Reconciliation involves forgiveness, both the seeking and extending. We’re a hypocrite if we think we’re ok with God but aren’t ok with our neighbour (so far as it depends on us, Ro 12:18). If we know we’ve sinned we’re called to own up to it both to God and to others. In fact, in Mt 6:14–15 Jesus goes so far as to say not to do this will become an impediment to God forgiving us:
14 For if you forgive others their trespasses, your heavenly Father will also forgive you, 15 but if you do not forgive others their trespasses, neither will your Father forgive your trespasses.
If we have been forgiven of our sins by God we will naturally forgive others, much.
(Still on what basis can we or God forgive?)
God’s forgiveness of sinners
Here we finally answer the question on what basis God can forgive a sinner. Eph 1:7 says:
In him we have redemption through his blood, the forgiveness of our trespasses, according to the riches of his grace.
God cannot wishfully pretend our sins away. Sin is real. For justice to be done sin must be atoned for. So for God to let go of the believer’s sins someone had to pay the price and that someone was Jesus (atonement means an act that enables us to become at one with God). Jesus needed to die the perfect death, His righteous blood needed to be shed so we might know life instead of death. He did this all out of sheer unmerited favour. Our need of forgiveness is so great no human work can suffice, only a work of God is capable of removing the sin of the penitent believer (and indeed in bringing us to that place).
Our forgiveness of others
This final exploration is perhaps most interesting. Upon what basis must I, as a believer, forgive someone else? After all we’re commanded to forgive our brothers and sisters on the basis of Christ’s forgiveness of our sins (Eph 4:32), and indeed others (see above).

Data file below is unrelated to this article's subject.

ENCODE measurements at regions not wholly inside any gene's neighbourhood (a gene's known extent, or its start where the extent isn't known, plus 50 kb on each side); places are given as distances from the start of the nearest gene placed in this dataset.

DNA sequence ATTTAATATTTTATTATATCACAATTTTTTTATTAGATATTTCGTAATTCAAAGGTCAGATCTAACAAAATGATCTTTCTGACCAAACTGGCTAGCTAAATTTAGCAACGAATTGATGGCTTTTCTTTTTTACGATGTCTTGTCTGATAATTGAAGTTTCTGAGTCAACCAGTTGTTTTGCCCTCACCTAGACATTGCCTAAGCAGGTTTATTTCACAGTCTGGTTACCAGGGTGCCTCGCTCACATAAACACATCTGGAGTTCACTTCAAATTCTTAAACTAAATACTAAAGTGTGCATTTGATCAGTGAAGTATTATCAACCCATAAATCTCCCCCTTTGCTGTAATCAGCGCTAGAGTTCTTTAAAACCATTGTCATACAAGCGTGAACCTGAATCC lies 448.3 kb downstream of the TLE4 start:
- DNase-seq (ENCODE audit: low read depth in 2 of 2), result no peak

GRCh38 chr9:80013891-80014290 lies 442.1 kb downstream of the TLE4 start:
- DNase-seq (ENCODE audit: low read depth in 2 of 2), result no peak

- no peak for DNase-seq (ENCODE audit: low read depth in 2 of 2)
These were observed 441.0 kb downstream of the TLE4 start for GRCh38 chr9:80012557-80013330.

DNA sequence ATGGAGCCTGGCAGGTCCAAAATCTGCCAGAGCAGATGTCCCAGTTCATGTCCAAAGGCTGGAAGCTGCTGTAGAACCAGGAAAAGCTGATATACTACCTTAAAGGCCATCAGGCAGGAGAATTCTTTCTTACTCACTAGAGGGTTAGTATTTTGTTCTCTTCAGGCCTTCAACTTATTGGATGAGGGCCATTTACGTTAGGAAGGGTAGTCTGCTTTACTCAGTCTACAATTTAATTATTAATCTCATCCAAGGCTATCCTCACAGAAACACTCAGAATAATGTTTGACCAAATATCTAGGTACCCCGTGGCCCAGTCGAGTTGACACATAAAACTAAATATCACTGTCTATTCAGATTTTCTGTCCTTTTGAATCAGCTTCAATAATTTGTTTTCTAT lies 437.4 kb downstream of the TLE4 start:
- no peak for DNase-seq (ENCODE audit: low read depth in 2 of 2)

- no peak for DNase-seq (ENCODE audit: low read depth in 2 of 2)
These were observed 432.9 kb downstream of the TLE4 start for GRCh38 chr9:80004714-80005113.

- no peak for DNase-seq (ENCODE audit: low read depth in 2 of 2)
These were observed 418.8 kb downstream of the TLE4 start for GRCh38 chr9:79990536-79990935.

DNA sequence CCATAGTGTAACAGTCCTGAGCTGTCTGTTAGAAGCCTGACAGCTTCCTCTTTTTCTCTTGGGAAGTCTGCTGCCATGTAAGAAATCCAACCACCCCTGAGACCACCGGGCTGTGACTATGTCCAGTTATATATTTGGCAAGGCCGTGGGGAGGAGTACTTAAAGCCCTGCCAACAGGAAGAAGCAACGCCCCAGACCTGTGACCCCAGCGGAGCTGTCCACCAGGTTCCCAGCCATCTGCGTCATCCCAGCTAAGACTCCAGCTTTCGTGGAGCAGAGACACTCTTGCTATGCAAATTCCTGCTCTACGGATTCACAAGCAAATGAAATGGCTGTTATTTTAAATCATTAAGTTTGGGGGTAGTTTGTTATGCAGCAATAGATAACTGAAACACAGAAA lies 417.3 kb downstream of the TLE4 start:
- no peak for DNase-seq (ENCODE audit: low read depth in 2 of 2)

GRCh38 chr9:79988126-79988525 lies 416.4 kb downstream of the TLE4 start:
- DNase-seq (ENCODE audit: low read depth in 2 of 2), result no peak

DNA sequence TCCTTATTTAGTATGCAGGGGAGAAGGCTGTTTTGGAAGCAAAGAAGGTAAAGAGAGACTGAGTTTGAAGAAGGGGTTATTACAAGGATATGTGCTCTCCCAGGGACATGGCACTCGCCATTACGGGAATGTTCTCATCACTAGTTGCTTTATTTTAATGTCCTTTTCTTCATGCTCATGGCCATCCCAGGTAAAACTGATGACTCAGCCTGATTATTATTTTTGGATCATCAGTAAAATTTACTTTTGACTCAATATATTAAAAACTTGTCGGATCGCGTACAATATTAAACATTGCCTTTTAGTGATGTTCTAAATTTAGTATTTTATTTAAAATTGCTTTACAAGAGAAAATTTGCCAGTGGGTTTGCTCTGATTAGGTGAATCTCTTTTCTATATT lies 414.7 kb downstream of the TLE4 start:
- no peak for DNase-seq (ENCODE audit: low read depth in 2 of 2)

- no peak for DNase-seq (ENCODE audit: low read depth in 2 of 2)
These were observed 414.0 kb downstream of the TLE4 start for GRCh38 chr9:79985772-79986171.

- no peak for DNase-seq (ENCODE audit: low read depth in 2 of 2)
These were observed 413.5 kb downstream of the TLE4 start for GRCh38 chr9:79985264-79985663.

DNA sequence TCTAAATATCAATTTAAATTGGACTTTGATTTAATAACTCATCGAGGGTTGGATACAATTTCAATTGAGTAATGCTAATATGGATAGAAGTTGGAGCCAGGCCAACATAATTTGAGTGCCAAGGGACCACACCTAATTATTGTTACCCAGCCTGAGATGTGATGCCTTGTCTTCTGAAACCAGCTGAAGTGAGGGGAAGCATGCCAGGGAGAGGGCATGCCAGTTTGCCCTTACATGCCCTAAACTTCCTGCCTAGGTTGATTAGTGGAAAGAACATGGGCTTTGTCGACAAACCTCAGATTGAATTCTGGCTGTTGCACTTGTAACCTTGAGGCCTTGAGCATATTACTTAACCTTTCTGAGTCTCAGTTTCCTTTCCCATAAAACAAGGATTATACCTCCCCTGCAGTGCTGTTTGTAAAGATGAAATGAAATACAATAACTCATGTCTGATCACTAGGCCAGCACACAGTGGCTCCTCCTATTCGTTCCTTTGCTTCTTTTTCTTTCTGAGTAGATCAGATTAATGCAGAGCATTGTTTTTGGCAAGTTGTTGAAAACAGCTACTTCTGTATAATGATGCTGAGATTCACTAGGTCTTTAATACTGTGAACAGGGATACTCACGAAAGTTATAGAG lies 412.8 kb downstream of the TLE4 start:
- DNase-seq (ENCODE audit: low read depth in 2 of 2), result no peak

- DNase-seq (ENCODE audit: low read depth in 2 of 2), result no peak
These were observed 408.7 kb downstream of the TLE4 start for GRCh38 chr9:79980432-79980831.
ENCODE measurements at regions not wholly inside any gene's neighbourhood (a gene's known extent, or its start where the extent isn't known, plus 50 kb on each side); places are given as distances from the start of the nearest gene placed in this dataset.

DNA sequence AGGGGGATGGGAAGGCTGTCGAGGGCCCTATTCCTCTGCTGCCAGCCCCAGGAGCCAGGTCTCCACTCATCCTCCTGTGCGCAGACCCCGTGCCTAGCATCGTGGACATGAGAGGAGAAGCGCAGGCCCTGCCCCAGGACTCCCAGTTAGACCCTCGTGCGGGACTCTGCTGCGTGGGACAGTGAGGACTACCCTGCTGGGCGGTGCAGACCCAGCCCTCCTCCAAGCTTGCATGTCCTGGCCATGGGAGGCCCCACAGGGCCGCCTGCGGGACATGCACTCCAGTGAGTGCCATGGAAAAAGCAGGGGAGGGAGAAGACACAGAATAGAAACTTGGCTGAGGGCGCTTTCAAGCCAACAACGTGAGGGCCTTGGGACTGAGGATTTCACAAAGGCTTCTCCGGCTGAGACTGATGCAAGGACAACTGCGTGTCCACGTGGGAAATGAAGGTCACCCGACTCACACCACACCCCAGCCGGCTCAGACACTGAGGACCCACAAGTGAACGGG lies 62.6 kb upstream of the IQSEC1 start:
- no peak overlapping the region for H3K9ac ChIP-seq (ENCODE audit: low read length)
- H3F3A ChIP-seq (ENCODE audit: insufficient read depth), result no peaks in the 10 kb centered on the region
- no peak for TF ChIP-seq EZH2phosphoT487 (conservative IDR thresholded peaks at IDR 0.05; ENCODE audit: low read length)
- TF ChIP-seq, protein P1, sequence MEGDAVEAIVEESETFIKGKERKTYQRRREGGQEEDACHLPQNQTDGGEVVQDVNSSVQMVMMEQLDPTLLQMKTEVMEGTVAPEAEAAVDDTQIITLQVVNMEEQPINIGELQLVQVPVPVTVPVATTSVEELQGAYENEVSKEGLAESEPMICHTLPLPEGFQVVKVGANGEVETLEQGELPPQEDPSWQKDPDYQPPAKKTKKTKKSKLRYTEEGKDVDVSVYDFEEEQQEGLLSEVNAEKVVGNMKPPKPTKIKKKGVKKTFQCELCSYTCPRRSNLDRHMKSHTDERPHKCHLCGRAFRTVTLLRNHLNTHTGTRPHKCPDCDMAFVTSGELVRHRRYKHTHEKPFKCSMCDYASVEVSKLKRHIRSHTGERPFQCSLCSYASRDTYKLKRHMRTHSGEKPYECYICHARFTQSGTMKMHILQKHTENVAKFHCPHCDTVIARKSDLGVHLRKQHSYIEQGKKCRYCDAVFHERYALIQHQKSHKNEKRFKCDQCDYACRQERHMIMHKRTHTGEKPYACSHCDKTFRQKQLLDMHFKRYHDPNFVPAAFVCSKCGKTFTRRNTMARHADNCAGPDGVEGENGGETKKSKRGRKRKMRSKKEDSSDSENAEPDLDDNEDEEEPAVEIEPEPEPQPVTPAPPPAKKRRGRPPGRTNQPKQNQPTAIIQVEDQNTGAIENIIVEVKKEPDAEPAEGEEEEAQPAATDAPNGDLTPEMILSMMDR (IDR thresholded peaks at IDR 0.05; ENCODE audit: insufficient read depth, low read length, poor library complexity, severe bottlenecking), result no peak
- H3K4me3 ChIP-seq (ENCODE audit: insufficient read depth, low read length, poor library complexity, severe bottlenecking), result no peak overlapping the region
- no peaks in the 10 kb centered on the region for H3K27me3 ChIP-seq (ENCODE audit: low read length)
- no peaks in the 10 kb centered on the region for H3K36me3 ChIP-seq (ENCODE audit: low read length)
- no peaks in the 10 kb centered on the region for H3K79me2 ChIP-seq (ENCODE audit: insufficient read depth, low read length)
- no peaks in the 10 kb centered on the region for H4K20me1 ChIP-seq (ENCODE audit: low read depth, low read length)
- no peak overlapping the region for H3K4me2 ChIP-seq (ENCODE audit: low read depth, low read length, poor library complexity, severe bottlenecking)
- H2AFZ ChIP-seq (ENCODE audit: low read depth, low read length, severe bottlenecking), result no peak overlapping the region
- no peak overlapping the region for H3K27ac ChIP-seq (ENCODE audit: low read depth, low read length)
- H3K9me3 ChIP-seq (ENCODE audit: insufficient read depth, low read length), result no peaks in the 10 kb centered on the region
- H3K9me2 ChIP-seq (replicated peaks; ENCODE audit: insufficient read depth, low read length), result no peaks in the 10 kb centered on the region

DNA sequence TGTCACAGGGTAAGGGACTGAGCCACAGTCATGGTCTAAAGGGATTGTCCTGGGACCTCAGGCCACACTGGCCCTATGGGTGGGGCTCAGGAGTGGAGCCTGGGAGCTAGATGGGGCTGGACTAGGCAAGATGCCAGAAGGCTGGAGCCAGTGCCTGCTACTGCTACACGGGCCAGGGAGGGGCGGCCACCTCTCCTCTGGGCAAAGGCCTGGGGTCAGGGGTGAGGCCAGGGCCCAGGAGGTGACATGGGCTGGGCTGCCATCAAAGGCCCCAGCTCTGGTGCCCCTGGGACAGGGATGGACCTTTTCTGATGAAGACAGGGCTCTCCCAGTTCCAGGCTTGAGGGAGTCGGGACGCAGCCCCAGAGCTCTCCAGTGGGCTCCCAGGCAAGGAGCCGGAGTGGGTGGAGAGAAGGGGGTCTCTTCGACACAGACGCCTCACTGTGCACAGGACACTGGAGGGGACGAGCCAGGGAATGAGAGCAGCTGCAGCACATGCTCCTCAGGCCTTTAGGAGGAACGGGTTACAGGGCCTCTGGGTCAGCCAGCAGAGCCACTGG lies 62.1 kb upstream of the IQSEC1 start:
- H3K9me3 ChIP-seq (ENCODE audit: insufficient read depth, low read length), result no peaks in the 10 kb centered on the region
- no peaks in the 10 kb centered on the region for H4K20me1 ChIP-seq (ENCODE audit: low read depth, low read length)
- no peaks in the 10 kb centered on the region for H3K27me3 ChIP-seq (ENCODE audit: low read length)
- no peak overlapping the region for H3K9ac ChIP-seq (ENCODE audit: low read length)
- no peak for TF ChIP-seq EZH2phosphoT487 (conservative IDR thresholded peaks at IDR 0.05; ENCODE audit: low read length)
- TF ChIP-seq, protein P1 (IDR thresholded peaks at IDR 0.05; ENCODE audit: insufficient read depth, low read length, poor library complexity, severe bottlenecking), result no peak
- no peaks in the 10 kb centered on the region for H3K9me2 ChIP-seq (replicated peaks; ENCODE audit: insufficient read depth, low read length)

Yet our forgiveness cannot absolve them of their sin, what good is it? Our forgiveness is not on the basis of the Cross, for one must appeal to Christ directly for that. So what use is my forgiveness and on what basis? Here Romans 12:14–21 is most helpful. It reads:
14 Bless those who persecute you; bless and do not curse them. 15 Rejoice with those who rejoice, weep with those who weep. 16 Live in harmony with one another. Do not be haughty, but associate with the lowly. Never be wise in your own sight. 17 Repay no one evil for evil, but give thought to do what is honourable in the sight of all. 18 If possible, so far as it depends on you, live peaceably with all. 19 Beloved, never avenge yourselves, but leave it to the wrath of God, for it is written, “Vengeance is mine, I will repay, says the Lord.” 20 To the contrary, “if your enemy is hungry, feed him; if he is thirsty, give him something to drink; for by so doing you will heap burning coals on his head.” 21 Do not be overcome by evil, but overcome evil with good.
Our call to forgive and love our enemies and those who have done us harm (even forgiving those who do not ask for forgiveness) is not based upon our ability to forgive but in trust and obedience to Christ’s command and that He alone is judge and will execute justice upon the guilty. It is a call to stop playing Judge. Therefore, by entrusting the situation to Him—itself a work of the Spirit— we are enabled to have peace from anger, being liberated to live our lives and love others. It is in letting justice for the situation go to God, a giving of it away to His justice, that we see a glimpse of some of the older definitions of what forgiveness means and the benefit it brings to the one forgiving.
Through our withholding of forgiveness we often think we can inflict deserved harm upon those who’ve harmed us, yet ironically, it is only by forgiving that we can “heap burning coals upon their head.” Our higher road of faith in the Lord is the very thing that sinners will detest most, and we pray will be the thing that brings them to the repentance they so desperately need.
The radical nature of this forgiveness is vividly portrayed in the film The End of the Spear, which recounts the wives of slain missionaries continuing in their mission to reach the very tribe who murdered their husbands.
May the Lord help us seek His forgiveness, that of others, and also to extend forgiveness too.
Author: Chris Crocker
Pastor, historian and beekeeper.